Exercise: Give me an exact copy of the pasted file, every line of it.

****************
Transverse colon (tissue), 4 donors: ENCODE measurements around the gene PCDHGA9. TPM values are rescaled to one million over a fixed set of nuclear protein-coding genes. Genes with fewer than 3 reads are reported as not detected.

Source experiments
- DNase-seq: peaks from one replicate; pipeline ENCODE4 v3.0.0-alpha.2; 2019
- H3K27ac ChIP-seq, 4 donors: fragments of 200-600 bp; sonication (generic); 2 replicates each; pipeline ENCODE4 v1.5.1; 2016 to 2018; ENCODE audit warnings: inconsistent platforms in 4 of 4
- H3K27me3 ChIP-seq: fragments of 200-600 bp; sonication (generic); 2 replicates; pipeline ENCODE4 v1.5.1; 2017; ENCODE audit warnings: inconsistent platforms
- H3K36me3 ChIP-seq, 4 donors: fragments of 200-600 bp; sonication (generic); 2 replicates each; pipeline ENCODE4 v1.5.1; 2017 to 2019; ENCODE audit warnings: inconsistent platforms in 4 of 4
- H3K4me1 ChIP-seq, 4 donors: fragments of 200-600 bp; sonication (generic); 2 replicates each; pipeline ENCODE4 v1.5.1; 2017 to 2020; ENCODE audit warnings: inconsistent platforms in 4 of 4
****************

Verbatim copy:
Transverse colon (tissue), 4 donors: ENCODE measurements around the gene PCDHGA9. TPM values are rescaled to one million over a fixed set of nuclear protein-coding genes. Genes with fewer than 3 reads are reported as not detected.

Source experiments
- DNase-seq: peaks from one replicate; pipeline ENCODE4 v3.0.0-alpha.2; 2019
- H3K27ac ChIP-seq, 4 donors: fragments of 200-600 bp; sonication (generic); 2 replicates each; pipeline ENCODE4 v1.5.1; 2016 to 2018; ENCODE audit warnings: inconsistent platforms in 4 of 4
- H3K27me3 ChIP-seq: fragments of 200-600 bp; sonication (generic); 2 replicates; pipeline ENCODE4 v1.5.1; 2017; ENCODE audit warnings: inconsistent platforms
- H3K36me3 ChIP-seq, 4 donors: fragments of 200-600 bp; sonication (generic); 2 replicates each; pipeline ENCODE4 v1.5.1; 2017 to 2019; ENCODE audit warnings: inconsistent platforms in 4 of 4
- H3K4me1 ChIP-seq, 4 donors: fragments of 200-600 bp; sonication (generic); 2 replicates each; pipeline ENCODE4 v1.5.1; 2017 to 2020; ENCODE audit warnings: inconsistent platforms in 4 of 4